After the Christmas visit with Charlie Williams, there's an extended scene with Frank and Eva back at their home, where Frank reminisces how Bumpy gradually stayed more and more at home towards the end of his life because of constant police surveillance. He then asks Eva if she wants to go out, nevertheless.
An extended ending in 1991 where Lucas upon release from jail is picked up by Roberts, and the two make their way towards the intersection of 116 St. and Frederick Douglass Blvd, conversing while drinking lattes.
Hold On I'm Comin'
Written by Isaac Hayes, David Porter
Published by Pronto Music, Irving Music, Inc.
Performed by Sam & Dave (as Sam and Dave)
Courtesy of Atlantic Recording Corp.
By Arrangement with Warner Music Group Film & TV Licensing See more »
Ridley Scott's new flick American Gangster was a good one. Though Im not gonna be saying it's the best film of the year or anything like that. It was directed well, barely any dull scenes, great acting by an enormous cast and was really well-written. Unfortunately the story never seemed "new" to me. I was reminded of other drug-related/crime movies, like BLOW, CITY OF GOD, and evening TRAINING DAY....."My Man". Though it's in the leagues as being entertaining as the above mentioned movies, it really just never felt like I was watching a "new" story. But speaking of story, I never knew anything about Frank Lucas, and his story is fantastic. A black man who was more influential than his Mafian brethren? Tell me you're kidding. Nope, he was a force in Harlem back in the late 60s and early 70s and barely anyone knows about it. But for me this area of the film was the only stand out part. Sure there are other good scenes, done well, but nothing worth mentioning. Well, scratch that, naked women workin in a drug lab was an eye-opening scene.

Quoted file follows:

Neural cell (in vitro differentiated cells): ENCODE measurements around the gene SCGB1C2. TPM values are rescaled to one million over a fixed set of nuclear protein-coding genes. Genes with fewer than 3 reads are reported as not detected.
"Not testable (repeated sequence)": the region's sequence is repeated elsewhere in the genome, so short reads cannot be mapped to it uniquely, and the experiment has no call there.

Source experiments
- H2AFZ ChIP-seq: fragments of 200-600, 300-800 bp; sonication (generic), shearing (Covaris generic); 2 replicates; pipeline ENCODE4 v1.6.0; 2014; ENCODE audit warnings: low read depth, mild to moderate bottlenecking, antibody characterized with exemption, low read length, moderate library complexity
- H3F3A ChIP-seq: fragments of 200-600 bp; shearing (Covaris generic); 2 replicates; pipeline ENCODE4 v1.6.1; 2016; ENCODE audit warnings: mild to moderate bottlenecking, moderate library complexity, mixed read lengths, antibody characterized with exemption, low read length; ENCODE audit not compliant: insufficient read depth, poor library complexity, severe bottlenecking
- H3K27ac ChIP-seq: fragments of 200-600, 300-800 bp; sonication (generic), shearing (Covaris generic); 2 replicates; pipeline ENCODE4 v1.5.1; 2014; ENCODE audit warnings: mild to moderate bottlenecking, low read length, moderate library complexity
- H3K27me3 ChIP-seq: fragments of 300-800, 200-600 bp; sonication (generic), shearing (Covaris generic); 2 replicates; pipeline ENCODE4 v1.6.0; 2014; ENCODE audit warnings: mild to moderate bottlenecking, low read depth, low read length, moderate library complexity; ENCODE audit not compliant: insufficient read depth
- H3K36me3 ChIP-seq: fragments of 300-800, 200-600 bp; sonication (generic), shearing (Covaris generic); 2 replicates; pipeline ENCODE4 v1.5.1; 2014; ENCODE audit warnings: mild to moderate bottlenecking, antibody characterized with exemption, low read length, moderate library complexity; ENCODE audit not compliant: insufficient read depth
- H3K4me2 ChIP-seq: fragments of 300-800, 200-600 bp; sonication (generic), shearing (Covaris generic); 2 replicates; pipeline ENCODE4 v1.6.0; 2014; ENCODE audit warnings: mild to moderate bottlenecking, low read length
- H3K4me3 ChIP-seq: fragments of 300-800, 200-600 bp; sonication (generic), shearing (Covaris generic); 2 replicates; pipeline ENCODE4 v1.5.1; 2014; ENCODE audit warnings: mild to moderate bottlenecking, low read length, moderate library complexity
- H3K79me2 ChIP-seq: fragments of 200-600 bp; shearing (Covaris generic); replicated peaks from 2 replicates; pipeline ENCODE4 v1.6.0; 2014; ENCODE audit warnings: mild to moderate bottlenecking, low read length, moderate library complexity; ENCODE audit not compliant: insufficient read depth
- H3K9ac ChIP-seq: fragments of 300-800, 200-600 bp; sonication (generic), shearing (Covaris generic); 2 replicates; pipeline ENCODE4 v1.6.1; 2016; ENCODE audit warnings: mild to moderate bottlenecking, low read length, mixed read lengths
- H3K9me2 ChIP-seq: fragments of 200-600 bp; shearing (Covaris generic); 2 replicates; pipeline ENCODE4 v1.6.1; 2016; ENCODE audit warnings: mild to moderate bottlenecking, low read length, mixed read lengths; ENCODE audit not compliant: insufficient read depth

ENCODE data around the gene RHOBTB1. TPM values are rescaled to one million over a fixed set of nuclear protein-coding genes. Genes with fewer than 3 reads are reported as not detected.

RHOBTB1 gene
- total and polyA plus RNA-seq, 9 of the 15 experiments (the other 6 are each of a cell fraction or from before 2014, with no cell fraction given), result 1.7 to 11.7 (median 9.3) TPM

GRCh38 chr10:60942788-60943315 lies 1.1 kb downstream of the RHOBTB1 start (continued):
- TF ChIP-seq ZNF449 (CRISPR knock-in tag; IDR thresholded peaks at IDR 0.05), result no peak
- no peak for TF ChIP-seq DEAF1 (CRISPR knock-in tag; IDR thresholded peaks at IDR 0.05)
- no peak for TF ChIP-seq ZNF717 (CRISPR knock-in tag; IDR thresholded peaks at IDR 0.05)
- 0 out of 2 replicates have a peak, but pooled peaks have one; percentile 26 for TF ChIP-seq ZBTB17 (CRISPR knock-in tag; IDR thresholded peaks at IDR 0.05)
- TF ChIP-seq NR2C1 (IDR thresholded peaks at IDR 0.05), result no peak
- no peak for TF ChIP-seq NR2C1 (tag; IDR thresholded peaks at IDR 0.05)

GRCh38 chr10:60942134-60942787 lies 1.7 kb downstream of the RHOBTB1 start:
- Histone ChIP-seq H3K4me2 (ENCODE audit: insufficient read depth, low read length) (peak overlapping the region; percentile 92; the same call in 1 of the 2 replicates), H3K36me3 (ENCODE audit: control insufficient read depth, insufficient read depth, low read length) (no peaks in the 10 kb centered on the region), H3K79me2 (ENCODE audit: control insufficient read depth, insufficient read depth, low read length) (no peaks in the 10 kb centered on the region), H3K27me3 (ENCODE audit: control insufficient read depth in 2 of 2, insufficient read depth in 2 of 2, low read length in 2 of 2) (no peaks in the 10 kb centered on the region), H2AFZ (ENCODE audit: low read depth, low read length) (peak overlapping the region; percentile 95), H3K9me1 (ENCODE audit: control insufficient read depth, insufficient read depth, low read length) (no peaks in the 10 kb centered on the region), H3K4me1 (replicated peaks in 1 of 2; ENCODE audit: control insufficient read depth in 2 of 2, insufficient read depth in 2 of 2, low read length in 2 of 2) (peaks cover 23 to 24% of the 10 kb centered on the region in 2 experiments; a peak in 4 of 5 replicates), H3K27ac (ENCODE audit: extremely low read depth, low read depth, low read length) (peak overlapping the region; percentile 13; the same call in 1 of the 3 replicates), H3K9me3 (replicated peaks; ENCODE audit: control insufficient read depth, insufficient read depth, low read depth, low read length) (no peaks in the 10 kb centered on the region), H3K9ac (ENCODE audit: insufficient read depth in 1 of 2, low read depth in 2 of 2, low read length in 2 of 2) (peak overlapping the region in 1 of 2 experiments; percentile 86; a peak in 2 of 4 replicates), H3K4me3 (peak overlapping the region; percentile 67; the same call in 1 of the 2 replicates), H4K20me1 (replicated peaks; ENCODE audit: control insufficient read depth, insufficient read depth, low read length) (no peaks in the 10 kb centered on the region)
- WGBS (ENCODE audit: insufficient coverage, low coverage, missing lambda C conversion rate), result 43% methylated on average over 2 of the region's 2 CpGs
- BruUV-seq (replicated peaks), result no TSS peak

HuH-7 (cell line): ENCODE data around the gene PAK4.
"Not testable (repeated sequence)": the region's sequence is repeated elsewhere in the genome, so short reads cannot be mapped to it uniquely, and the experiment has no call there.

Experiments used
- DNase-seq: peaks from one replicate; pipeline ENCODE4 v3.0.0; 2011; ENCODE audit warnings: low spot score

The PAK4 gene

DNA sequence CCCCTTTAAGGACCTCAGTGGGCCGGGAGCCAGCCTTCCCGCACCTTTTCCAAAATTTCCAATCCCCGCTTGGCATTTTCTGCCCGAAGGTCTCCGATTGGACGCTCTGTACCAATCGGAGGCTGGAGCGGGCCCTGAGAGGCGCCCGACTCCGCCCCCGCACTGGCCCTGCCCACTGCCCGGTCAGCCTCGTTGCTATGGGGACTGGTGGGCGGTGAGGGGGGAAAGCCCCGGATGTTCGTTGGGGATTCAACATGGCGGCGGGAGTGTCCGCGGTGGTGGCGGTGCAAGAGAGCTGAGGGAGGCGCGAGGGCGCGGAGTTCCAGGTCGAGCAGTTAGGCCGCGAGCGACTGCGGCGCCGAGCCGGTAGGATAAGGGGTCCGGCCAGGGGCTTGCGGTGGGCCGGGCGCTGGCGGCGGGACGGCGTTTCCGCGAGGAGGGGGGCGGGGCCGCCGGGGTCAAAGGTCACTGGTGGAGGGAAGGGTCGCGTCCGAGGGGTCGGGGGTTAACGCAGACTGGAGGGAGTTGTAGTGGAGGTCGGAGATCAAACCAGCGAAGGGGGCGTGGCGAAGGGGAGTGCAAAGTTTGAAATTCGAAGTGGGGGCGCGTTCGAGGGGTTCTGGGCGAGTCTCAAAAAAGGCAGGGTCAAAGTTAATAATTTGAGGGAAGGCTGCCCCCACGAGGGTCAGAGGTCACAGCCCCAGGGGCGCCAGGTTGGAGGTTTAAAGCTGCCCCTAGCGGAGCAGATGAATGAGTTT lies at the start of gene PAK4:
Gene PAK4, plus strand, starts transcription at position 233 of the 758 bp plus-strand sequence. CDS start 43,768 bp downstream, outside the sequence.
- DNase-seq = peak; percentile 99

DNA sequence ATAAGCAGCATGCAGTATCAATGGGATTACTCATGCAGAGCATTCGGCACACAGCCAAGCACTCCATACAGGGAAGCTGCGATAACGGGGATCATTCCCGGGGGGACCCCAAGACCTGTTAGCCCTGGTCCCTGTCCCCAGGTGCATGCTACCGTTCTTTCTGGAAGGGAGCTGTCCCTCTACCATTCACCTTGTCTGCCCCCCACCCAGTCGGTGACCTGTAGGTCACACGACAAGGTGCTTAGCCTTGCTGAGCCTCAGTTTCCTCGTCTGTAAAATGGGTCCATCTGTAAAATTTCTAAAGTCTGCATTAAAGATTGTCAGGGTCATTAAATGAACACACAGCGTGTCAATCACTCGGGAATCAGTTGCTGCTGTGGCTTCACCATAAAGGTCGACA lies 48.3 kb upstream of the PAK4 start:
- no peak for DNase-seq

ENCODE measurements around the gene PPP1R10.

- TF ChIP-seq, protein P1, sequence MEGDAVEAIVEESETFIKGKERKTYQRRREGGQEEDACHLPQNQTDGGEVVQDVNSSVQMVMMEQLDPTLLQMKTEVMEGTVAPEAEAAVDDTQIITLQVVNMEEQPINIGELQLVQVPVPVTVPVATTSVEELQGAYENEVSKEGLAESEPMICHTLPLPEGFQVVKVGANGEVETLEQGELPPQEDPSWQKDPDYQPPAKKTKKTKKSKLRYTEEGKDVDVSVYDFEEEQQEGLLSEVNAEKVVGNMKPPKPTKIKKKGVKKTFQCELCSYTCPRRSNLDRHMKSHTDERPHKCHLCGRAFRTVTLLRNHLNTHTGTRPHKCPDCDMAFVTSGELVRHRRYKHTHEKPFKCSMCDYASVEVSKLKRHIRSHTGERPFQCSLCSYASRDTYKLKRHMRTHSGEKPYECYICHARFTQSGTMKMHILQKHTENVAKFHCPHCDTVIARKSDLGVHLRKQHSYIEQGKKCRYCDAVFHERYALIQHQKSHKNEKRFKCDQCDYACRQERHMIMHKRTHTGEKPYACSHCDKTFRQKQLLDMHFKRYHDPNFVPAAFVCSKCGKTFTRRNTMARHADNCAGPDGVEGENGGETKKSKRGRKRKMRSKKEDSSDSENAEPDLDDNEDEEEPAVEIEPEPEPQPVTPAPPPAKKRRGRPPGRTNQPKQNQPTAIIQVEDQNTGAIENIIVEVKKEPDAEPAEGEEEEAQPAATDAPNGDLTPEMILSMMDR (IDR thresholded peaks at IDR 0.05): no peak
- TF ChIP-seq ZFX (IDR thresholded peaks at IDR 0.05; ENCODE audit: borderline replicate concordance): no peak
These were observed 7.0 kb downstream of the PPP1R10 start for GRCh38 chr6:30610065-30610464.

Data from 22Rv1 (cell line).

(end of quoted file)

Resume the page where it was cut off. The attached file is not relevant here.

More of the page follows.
Denzel Washington won the Oscar when he portrayed the crooked cop in Training Day who said "My Man" all the time. Well, in the American Gangster you got him saying this line again, and by God does he have it down. There are scenes when you know he's gonna say it, and he still pulls it off incredibly well. Denzel is one actor you really never have to worry about it in the acting department. You've got Russell "Mr. Oscar" Crowe playing the other lead, and like always, he always has the character down. He was great in this flick, the accent, the mannerisms, all of it. Though, his character's story was interesting in that he was in charge of the case to figure out who the big boy druglords were, his side story with his wife was for me the "dull" parts of the film. They were well-acted and all that, but mostly, it was just character development that isn't needed. Russell Crowe's good enough an actor to portray a struggling cop without a family problem. And also let me say Josh Brolin as the crooked cop was great. I didn't need a side-story of him doing tons of drugs and banging prostitutes....but ya know he was doing it.
American Gangster was a really good flick. It had amazing acting mixed with scenes that shed a new light on drug-trafficking....or should I say Old light. Though since there are so many other drug/crime cop films out there it seems a little been there done that. But don't let that sway you if you enjoy good movies and or crime films. And also, Frank Lucas is one hell of an interesting personality. My man. 8.5 outta 10